GM and Ford said that sales in the US are still on pace to reach the best year since 2007.
“It’s inevitable there might be a slight, slight offset, but I think the positive factors” boosting auto demand “will overcome,” Ken Czubay, Ford’s vice president of U.S. marketing, sales and service, said yesterday on a conference call.
As the US vehicles are the oldest on average in the region’s history, customers will continue to replace their aging cars by fuel-efficient models fitted with better technology features. Last month, light-vehicle sales in the US increased 3.7% to 1.19 million, matching the analysts’ estimates. Annualized sales rate also increased to 15.4 million from 14.5 million in 2012.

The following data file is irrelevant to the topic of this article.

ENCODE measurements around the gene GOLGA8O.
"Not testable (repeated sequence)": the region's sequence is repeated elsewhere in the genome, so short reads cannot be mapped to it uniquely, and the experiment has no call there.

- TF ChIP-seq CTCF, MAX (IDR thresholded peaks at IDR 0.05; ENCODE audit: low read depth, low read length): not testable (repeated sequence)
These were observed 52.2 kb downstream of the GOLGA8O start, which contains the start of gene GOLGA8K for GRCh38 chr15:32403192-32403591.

Ford’s February sales increased 9.3%, GM was up 7.2%, Toyota also increased 4.3% and Chrysler went up 4.1%. Yesterday, March 29th, President Barack Obama issued an order on spending cuts, according to which $85 billion will be saved in the following seven months.
“There’s a lot of discussion about Washington right now, but we still feel that the fundamentals are strong and are going to continue,” Kurt McNeil, vice president of U.S. sales operations, said yesterday on the company’s conference call.